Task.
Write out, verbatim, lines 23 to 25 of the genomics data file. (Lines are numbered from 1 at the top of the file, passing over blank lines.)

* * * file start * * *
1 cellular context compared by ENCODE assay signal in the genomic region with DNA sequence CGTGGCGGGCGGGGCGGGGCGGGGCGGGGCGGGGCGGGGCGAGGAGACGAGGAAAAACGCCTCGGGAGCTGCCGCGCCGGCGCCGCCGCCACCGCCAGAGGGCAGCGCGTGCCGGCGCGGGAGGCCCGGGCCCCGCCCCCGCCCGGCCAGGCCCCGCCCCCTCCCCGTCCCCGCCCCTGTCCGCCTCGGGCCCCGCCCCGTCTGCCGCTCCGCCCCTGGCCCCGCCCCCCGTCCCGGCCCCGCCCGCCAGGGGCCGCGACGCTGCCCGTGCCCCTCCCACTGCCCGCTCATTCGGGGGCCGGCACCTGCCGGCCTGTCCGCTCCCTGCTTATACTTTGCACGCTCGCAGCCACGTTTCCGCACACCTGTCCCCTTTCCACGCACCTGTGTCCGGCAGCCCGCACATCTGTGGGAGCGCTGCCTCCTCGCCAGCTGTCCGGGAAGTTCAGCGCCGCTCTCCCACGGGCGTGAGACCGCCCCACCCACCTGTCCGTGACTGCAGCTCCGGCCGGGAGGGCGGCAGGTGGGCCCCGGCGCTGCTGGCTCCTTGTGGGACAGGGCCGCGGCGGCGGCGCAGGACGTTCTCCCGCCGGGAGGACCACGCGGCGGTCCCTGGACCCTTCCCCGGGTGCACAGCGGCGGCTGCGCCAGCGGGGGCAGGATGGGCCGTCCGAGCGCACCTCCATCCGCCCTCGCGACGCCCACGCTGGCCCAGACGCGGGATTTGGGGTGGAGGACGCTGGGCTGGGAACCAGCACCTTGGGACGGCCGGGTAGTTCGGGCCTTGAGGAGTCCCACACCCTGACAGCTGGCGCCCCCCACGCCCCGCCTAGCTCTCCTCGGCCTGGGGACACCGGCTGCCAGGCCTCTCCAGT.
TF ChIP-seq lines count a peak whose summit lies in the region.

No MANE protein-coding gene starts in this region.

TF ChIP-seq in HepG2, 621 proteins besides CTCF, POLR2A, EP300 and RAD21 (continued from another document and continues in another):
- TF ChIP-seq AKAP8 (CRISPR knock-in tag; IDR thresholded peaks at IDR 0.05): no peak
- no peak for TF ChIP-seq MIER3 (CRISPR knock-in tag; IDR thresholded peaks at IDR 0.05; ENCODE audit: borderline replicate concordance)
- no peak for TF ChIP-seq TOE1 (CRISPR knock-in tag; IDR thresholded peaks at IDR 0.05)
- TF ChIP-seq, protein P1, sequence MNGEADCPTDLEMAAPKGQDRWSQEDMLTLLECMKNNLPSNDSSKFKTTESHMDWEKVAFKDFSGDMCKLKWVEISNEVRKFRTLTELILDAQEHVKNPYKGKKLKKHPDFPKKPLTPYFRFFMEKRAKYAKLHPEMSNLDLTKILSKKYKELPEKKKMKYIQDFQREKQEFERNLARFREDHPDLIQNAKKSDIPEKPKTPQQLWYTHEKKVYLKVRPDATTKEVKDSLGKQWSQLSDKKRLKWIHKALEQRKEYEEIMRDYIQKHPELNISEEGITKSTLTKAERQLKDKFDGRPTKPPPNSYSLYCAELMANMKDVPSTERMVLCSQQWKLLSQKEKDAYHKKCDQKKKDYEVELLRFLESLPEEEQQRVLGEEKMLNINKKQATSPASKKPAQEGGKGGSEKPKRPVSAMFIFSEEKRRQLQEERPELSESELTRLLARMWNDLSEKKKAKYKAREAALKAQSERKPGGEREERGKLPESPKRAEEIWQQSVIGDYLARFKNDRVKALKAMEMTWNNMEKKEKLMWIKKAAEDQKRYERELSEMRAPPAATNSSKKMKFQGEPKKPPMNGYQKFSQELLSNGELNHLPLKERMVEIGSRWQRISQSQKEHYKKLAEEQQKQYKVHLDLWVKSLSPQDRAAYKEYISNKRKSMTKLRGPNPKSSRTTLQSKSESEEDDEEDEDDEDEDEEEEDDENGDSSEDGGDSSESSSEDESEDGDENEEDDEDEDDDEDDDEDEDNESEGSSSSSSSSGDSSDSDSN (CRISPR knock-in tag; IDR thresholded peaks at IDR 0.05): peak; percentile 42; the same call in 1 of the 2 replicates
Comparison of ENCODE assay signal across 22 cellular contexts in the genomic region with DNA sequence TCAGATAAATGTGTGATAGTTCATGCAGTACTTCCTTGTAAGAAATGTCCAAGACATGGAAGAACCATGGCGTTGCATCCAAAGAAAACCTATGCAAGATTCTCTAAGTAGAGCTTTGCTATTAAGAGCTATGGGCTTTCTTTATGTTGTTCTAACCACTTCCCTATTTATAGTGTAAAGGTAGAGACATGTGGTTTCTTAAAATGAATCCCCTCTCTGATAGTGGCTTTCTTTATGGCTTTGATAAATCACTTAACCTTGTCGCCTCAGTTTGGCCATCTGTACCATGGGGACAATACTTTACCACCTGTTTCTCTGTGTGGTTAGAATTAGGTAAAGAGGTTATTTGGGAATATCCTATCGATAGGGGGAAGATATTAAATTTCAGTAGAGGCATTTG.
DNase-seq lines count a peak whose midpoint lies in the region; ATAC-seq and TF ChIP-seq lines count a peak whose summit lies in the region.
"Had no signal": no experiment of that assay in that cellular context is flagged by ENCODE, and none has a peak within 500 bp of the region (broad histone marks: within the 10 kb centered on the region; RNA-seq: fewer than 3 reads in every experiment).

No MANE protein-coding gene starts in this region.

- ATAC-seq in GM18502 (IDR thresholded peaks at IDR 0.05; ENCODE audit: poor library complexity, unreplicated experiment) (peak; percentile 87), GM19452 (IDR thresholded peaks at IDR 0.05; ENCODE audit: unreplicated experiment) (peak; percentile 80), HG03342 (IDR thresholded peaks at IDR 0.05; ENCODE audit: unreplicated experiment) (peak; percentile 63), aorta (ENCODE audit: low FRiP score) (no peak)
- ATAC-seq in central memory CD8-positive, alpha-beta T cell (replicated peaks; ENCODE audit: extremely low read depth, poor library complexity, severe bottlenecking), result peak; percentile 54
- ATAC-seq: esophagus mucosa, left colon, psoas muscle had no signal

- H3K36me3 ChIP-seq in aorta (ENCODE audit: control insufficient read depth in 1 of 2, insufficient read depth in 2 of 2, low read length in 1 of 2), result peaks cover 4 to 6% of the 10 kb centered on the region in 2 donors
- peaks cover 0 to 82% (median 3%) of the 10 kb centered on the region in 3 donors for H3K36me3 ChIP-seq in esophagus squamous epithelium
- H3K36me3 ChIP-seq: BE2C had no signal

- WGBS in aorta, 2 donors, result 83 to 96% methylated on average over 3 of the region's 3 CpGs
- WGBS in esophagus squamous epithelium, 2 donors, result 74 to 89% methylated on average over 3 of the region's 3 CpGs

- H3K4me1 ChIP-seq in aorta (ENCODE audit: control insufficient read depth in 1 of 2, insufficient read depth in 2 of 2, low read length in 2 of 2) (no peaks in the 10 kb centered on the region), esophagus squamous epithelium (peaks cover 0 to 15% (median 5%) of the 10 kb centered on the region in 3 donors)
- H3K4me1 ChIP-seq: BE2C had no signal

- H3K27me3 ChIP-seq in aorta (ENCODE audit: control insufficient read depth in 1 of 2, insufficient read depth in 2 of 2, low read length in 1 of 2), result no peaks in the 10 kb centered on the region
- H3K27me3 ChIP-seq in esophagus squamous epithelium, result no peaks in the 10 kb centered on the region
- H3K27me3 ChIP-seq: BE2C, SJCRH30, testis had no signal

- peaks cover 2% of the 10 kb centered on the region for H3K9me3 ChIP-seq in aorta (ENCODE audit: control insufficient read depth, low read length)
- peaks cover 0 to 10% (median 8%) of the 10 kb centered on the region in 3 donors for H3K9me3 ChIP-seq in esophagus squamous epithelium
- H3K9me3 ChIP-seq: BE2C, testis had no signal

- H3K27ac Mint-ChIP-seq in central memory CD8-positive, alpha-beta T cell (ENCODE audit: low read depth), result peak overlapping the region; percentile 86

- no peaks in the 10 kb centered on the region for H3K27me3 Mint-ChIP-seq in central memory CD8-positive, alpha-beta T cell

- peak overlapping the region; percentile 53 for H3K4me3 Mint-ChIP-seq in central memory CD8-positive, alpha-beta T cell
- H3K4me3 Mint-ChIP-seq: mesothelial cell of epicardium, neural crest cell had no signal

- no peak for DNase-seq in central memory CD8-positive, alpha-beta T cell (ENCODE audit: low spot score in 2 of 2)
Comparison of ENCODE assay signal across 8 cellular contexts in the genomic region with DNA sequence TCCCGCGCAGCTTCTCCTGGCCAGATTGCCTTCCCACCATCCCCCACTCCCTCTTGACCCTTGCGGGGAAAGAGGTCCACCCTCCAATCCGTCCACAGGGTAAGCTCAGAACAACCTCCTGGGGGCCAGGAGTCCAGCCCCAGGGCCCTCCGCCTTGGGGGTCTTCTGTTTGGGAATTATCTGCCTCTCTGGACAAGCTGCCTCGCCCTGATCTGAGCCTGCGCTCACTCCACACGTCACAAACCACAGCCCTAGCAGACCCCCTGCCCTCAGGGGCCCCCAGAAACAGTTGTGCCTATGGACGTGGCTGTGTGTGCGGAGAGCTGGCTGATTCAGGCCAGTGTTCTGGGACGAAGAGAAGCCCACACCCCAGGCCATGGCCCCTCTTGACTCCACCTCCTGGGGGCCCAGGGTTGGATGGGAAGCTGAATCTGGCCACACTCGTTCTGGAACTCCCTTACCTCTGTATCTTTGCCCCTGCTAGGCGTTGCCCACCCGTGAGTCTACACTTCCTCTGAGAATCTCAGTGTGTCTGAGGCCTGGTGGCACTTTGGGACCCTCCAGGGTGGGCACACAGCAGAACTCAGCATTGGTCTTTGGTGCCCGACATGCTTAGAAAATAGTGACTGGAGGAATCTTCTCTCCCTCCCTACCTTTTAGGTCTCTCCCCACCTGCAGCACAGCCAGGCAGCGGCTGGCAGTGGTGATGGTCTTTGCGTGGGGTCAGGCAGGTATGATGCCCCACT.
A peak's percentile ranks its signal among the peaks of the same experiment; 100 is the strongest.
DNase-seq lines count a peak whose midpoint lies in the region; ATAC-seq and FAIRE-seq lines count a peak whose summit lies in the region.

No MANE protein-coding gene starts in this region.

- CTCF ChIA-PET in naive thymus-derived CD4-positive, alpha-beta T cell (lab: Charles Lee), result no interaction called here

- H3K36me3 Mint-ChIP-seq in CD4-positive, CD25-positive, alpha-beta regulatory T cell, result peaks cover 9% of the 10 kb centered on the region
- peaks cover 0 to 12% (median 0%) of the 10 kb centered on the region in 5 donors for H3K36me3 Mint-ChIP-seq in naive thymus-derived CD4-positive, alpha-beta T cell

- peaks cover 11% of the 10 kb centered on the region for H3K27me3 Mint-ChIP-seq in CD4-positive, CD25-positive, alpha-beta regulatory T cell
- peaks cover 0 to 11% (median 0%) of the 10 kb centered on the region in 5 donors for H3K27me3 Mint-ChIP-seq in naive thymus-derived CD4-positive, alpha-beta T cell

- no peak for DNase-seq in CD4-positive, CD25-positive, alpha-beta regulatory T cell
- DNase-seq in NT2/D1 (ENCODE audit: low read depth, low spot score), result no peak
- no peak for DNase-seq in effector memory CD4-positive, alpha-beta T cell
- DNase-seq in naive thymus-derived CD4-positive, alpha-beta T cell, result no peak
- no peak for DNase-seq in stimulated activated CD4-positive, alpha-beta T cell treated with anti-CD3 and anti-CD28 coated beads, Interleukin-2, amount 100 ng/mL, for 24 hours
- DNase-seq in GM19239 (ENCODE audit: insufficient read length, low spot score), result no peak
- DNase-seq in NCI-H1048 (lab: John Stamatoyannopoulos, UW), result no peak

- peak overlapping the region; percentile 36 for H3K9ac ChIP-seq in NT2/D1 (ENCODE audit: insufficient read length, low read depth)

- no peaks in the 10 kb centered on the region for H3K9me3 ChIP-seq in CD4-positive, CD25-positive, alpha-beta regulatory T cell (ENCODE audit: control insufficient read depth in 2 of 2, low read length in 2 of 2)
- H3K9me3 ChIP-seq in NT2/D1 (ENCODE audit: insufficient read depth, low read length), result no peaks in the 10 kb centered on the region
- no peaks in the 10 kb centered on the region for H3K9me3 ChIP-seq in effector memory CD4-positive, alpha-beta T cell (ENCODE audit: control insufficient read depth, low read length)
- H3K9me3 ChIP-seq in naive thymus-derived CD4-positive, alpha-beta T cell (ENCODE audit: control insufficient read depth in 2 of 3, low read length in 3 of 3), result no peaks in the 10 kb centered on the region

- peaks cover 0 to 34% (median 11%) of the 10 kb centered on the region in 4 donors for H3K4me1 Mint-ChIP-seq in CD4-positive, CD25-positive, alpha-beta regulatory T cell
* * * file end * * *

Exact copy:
- H3K27me3 ChIP-seq in aorta (ENCODE audit: control insufficient read depth in 1 of 2, insufficient read depth in 2 of 2, low read length in 1 of 2), result no peaks in the 10 kb centered on the region
- H3K27me3 ChIP-seq in esophagus squamous epithelium, result no peaks in the 10 kb centered on the region
- H3K27me3 ChIP-seq: BE2C, SJCRH30, testis had no signal